Product managers are not afraid to dive into the details and ask how things work. By understanding the intricacies of technology, processes, and user experiences, you can bridge the gap between technical teams and other stakeholders. This knowledge empowers you to effectively communicate requirements, make informed trade-offs, and drive successful product delivery.

Having an Opinion and being vocal about it!

Product managers are expected to be opinionated and provide clear direction. While you should be open for discussions, challenge ideas, and encourage diverse viewpoints, you also shouldn’t hesitate in voicing your opinions with the stakeholders and back your opinions with data or evidence.  For sure, Product managers are not “Yes men” and they are expected to question everything in the interest of the product and are not afraid of having an opinion and being assertive about it.

Embracing Ambiguity

Product managers operate in an environment of uncertainty and ambiguity. You should be comfortable navigating through uncharted territories and making decisions based on limited information. Embracing ambiguity allows you to adapt quickly to changing market dynamics and leverage emerging opportunities. You should see ambiguity as an opportunity for growth and innovation than as a hindrance.


Listening is one of the most underrated skills and as a Product manager, you should be a  good listener. You should actively seek feedback from customers, stakeholders, and team members and also have an ear for the market and systems. By listening attentively, you can uncover valuable insights, identify pain points, and gather actionable feedback.  Effective listening allows you to iterate on your product strategy and continuously improve the user experience and sometimes the value proposition itself.


In a world of competing demands, product managers should excel at prioritization. You analyze data, evaluate market opportunities, and consider stakeholder input to make informed decisions about what to prioritize. By focusing on high-impact initiatives and strategic goals, you ensure that resources are allocated efficiently and product efforts are aligned with business objectives. ‘Must have’, ‘Need to have’, and ‘Nice to have’ lists could provide clarity on what to build and in what order.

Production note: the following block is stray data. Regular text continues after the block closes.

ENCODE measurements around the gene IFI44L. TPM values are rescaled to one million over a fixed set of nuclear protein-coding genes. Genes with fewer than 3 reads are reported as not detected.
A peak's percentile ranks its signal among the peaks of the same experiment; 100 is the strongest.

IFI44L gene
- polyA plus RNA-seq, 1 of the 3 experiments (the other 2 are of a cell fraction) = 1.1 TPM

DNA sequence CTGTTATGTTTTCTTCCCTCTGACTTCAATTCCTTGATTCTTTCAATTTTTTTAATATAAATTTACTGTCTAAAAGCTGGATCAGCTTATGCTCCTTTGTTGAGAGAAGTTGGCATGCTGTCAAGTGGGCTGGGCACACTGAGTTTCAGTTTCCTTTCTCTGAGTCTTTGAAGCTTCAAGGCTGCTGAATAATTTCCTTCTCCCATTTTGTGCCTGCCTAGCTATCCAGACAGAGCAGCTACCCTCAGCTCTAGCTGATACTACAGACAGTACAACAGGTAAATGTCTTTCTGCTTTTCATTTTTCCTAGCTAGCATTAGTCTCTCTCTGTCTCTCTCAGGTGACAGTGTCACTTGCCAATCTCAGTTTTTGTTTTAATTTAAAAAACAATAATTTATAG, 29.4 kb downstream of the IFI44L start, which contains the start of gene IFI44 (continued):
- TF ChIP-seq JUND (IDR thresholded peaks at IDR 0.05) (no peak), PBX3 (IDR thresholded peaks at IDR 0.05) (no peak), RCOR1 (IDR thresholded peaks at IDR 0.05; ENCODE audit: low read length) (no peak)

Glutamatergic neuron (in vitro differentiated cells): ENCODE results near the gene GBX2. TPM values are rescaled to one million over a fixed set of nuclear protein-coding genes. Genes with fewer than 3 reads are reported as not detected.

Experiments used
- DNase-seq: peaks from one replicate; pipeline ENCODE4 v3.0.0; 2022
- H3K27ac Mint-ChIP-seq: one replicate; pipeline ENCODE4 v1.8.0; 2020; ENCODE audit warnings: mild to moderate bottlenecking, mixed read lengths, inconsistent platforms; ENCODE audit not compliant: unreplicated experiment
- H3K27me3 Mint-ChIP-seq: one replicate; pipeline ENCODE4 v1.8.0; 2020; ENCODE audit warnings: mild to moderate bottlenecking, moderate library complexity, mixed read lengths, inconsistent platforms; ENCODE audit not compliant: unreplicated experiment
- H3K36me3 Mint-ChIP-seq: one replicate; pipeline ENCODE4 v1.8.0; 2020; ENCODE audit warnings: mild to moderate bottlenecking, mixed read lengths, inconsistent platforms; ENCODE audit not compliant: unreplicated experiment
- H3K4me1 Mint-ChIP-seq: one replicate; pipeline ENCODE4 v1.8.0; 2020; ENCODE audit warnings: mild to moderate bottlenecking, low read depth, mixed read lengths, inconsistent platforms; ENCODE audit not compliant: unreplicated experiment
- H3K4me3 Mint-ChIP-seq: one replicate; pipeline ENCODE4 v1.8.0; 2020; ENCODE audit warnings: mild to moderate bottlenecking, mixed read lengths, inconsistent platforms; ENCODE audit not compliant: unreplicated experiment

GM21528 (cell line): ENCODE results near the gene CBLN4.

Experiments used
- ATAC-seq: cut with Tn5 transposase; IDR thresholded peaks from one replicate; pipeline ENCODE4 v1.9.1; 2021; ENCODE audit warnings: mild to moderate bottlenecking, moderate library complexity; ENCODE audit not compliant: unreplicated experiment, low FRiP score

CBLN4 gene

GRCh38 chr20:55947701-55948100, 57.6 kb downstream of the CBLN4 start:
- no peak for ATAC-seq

Everything is an Experiment!

Product managers should approach their work with a mindset of experimentation. You should understand that product development involves continuous learning and adaptation and hence framing initiatives as experiments, you can validate assumptions, gather data-driven insights, and iterate on your product strategy. This iterative approach enables you to make informed decisions based on real-world feedback. Whether it’s for a new feature or a new design or a new idea in general, an experimentation mindset facilitates better decision-making and reduces the risk of failure.


Product managers prioritize delivering value to customers. You should understand the importance of timely product releases and iterate based on user feedback. You foster a culture of execution and hold yourself and your team(s) accountable for delivering high-quality products on time. By consistently shipping and iterating, you create a cycle of continuous improvement and customer satisfaction.

Sounds like a heck of a job? Yes, it indeed is 😄

This is just a speck of knowledge on your journey to becoming an expert in the industry. If you have any doubts or require career guidance, feel free to connect with our Industry experts and trainers for 1-on-1 coaching